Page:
Employment Law

Doumar Martin represents employers and employees before federal and state courts and administrative agencies. Our attorneys have experience resolving a variety of employment law issues.

  • Employment discrimination;

Federal law prohibits employment discrimination based on race, color, religion, sex, national origin, age, disability, or gender. Many states and localities also prohibit discrimination based on sexual orientation or gender identity. Other personal characteristics that raise potential discrimination issues are marital or family status, personal appearance, health, medical history, physical limitations, country of origin, citizenship, and credit history. Federal law requires prior disclosure and authorization before an employer may inquire into an applicant or employee’s credit history, and inquiries into arrest records are generally prohibited by federal law. Federal and state law also limit employer inquiries into criminal convictions in many circumstances.

An employment discrimination claim generally begins with the filing of a charge of discrimination with a human rights agency. This can be done through the federal Equal Employment Opportunity Commission (EEOC) or through a state or local human rights commission. Short deadlines and statutes of limitations apply to discrimination claims, and thus employees must file quickly to preserve their rights.

It is important for employers to preserve evidence as to the reasons for employment decisions so that they can protect themselves from potential law suits. An employee should also document circumstances surrounding their employment or discipline to help establish the relevant facts.

  • Harassment and hostile work environment;

Employees should not have to work in an environment of fear and intimidation, and employers know the value of establishing a safe and welcoming workplace. However, not every act of “harassment,” as that word is commonly used, is actually prohibited by law. Employees may experience harsh and even unfair treatment, but the law only prohibits harassment that is based on employee attributes that are protected under the law.

To qualify as “harassment” or a “hostile work environment” under the law, unwelcome workplace conduct offensive generally must be based on race, national origin, gender, disability, age or religion and must be so severe or pervasive as to alter the employee’s terms and conditions of employment.

  • Retaliation;

Claims of retaliation are the most common type of discrimination alleged in EEOC filings, and for good reason. Rather than investigate an employee’s complaint of harassment or discrimination, an employer may instead punish the complaining employee. This is generally unlawful even if the employee’s complaint later turns out to lack merit.
The EEOC recently issued Enforcement Guidance on Retaliation and Related Issues and summaries of its guidance in the form of a fact sheet for small businesses and a question-and-answer document. These documents describe the major expansion of retaliation law in 2006 with the U.S. Supreme Court decision in Burlington Northern & Santa Fe Railway Co. v. White. In that case the Supreme Court removed the requirement that retaliation affect tangible employment terms (such as pay or title) and allowed claims based on a “materially adverse action” that would reasonably discourage future complaints.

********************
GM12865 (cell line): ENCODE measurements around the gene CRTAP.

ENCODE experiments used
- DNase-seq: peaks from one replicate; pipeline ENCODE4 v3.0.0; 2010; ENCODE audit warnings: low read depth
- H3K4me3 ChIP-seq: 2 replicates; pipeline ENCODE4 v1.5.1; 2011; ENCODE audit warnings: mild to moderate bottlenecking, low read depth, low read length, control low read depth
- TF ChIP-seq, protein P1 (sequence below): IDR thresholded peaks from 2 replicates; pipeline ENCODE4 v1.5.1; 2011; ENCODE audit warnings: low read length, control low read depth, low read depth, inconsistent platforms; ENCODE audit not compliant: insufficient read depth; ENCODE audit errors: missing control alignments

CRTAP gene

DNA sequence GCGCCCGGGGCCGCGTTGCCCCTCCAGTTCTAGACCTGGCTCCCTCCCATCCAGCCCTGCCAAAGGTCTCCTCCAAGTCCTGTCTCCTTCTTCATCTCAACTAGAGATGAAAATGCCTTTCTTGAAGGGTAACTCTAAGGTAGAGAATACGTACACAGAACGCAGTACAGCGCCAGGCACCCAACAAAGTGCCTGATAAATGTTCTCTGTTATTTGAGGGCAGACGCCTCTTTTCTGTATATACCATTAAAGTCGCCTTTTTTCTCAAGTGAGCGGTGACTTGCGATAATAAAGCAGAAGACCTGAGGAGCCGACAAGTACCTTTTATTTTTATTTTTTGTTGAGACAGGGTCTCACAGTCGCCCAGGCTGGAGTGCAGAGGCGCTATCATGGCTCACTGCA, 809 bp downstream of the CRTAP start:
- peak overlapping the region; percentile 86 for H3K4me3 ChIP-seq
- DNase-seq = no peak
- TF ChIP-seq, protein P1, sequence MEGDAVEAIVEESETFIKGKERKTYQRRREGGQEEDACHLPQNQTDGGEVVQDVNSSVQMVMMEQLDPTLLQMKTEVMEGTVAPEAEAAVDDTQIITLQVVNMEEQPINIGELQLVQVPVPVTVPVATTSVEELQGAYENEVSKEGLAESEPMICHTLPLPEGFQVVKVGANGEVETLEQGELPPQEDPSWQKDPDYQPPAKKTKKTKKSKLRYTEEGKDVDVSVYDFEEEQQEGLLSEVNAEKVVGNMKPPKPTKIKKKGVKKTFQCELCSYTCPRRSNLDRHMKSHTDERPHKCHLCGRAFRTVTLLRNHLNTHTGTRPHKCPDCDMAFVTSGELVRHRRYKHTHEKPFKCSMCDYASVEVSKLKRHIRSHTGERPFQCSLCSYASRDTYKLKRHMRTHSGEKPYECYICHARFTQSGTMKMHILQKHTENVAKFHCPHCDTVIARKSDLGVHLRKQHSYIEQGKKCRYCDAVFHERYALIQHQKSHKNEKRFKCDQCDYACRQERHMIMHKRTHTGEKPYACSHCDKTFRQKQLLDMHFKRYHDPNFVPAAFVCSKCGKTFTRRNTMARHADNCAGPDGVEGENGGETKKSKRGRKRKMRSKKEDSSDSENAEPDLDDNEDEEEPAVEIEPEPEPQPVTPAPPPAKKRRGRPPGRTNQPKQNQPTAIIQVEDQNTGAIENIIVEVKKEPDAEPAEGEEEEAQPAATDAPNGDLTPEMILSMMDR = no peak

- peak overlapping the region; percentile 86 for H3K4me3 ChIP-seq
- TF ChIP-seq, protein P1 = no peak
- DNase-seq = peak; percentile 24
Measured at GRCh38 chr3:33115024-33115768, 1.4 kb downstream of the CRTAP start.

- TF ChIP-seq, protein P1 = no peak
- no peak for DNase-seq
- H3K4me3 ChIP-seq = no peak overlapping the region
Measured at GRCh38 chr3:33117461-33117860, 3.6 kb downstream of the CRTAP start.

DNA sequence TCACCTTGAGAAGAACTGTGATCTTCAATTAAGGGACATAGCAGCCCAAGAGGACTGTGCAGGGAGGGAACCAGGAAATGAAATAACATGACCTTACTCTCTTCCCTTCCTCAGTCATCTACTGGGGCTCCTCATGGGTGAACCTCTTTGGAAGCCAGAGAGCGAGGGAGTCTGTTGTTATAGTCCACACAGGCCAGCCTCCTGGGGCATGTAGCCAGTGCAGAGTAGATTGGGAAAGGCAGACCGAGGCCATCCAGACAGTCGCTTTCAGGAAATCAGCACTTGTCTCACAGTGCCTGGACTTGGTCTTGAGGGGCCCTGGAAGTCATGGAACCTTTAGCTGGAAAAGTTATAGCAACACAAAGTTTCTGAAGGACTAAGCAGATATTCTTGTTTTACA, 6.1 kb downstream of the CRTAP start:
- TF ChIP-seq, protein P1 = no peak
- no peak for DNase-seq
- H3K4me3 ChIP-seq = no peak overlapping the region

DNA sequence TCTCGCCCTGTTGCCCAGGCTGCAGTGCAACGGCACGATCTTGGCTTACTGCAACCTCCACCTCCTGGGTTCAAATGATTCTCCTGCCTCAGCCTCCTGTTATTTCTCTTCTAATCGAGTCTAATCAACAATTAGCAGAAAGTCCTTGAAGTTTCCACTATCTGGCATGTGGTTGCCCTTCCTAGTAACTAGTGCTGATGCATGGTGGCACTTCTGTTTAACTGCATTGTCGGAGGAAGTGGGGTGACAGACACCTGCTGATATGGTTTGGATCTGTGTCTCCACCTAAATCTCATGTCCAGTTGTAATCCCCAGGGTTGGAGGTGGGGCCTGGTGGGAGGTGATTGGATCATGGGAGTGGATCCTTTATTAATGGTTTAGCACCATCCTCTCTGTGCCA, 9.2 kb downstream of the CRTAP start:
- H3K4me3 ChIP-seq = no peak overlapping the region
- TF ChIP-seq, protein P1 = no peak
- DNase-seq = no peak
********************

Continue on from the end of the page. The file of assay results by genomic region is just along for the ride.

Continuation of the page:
• Family and Medical Leave Act (FMLA);

Federal law also requires employers with 50 or more employees in a 75-mile radius of a workplace to provide eligible employees with up to 12 work weeks of leave during a 12-month period to care for a new child, for serious illness of an employee, or a serious illness of an employee’s family member. Many states and counties have also enacted paid sick and family leave laws, which allow employees to accrue guaranteed leave during their employment to use as a matter of right for qualifying reasons.

The Department of Labor has developed a standard form that employers can send health care providers to gather information about the date the condition began, probable duration of the condition, medical facts about the condition and whether the employee needs a reduced schedule. Employees must provide similar documentation about the serious medical condition of a family member. The FMLA must be set forth in any Employees’ Handbook distributed by an employer. Thus, if the employer has an Employees’ Handbook, it is required by law to include therein the provisions of the Family Medical Leave Act.

  • Employment agreements

Throughout the United States, employment relationships are generally at-will, meaning that either the employee or employer can terminate the employment at any time for any reason or no reason. An employer and employee can contract, however, for employment for a set duration or term or period of time. Oftentimes, such agreements will specify that neither employer or employee can end the agreement during that term unless the employer has a good cause to fire the employee or the employee has a good reason to resign. In some instances, a company’s offer letter or employee manual or handbook will specify whether an individual is an employee at will or entitled to additional protections.

  • Non-competes and NDAs;

Most states decide whether a non-competition agreement, non-disclosure agreement, or other restrictive covenant is valid and enforceable upon its reasonableness. While restrictive covenants are generally disfavored, and will be strictly construed against the company and in favor of the employee, the criteria for determining reasonableness differ somewhat from state to state. Several states in the country bar the enforcement of restrictive covenants outright except in certain limited circumstances.